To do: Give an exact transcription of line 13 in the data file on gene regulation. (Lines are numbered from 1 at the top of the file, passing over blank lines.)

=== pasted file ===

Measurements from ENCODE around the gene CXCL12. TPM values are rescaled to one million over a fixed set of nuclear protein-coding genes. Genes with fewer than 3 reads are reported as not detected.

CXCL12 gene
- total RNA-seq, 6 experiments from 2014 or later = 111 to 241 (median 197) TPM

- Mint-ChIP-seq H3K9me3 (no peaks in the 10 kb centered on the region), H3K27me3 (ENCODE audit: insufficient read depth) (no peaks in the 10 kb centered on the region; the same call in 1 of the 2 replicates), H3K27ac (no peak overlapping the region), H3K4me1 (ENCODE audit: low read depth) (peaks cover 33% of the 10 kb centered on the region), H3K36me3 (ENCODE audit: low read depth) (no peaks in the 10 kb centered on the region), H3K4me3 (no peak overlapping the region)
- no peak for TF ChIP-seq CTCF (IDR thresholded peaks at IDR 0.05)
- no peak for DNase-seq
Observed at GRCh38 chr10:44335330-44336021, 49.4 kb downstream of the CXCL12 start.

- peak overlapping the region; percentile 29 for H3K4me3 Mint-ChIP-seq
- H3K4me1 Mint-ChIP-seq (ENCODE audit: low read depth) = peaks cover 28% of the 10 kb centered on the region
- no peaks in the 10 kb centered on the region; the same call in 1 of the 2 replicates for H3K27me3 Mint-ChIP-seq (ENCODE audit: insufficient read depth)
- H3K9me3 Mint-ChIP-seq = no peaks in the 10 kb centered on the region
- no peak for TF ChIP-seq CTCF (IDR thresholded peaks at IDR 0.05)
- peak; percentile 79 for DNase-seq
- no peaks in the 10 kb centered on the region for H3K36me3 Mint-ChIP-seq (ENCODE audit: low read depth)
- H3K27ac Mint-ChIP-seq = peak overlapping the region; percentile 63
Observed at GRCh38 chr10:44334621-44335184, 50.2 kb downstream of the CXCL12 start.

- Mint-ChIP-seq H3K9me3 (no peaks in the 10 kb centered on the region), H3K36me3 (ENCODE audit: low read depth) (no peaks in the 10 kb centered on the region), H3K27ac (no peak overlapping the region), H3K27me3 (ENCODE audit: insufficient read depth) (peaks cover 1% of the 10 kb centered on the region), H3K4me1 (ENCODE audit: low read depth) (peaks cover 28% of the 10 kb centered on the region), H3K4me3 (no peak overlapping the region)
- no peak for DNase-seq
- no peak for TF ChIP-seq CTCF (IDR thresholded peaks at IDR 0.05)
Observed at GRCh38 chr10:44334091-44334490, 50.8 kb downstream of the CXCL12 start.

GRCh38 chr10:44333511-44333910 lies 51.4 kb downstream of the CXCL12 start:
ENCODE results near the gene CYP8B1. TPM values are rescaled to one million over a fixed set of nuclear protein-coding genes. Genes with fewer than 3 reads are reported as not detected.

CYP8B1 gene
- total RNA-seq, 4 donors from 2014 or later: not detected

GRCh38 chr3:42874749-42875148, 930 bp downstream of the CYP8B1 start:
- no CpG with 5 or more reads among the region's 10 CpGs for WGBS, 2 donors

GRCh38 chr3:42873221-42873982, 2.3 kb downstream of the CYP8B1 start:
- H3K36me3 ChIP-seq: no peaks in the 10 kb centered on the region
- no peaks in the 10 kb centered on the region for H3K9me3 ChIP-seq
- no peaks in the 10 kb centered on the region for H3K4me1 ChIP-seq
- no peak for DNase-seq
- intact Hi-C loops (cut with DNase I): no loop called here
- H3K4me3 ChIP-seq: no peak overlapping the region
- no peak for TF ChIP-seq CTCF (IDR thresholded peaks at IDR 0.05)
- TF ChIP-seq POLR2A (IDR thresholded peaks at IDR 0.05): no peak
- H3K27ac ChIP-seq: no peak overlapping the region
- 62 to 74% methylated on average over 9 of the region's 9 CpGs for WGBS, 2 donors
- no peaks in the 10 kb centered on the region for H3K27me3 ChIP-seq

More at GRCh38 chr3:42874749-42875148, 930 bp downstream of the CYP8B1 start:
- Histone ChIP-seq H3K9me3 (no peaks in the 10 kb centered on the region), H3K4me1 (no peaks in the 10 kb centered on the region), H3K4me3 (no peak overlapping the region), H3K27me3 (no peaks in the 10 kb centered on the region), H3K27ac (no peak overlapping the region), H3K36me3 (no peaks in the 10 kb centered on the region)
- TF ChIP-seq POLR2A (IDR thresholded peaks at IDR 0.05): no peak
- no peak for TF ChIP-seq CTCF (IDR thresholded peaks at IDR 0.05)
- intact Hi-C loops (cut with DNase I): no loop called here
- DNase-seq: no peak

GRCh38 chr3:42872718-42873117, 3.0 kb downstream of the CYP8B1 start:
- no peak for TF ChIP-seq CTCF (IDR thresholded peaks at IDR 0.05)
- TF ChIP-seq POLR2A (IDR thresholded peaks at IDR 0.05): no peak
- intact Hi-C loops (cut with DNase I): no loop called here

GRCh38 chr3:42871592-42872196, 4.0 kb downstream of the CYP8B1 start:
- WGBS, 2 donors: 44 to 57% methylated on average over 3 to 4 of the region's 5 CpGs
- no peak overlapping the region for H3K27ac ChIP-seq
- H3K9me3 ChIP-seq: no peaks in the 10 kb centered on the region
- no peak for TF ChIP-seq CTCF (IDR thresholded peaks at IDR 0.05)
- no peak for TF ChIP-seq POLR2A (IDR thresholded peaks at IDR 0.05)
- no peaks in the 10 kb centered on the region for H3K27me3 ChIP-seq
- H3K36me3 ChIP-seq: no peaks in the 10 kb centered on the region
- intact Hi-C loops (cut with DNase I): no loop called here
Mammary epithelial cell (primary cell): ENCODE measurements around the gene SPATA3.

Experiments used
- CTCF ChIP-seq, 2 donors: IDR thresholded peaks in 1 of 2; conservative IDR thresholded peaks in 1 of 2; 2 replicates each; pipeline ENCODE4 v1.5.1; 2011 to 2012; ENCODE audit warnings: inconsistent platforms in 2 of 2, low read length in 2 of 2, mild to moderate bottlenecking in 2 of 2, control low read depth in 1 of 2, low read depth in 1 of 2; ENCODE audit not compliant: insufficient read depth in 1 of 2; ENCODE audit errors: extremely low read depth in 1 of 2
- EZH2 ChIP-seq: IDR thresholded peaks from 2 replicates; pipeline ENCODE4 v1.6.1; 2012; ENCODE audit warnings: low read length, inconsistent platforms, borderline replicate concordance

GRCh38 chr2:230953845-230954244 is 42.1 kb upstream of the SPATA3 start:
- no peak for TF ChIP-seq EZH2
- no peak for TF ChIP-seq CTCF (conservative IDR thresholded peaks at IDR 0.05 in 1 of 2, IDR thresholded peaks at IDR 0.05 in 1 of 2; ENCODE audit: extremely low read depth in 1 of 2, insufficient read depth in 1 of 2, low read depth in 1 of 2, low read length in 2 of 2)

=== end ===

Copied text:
- peak; percentile 79 for DNase-seq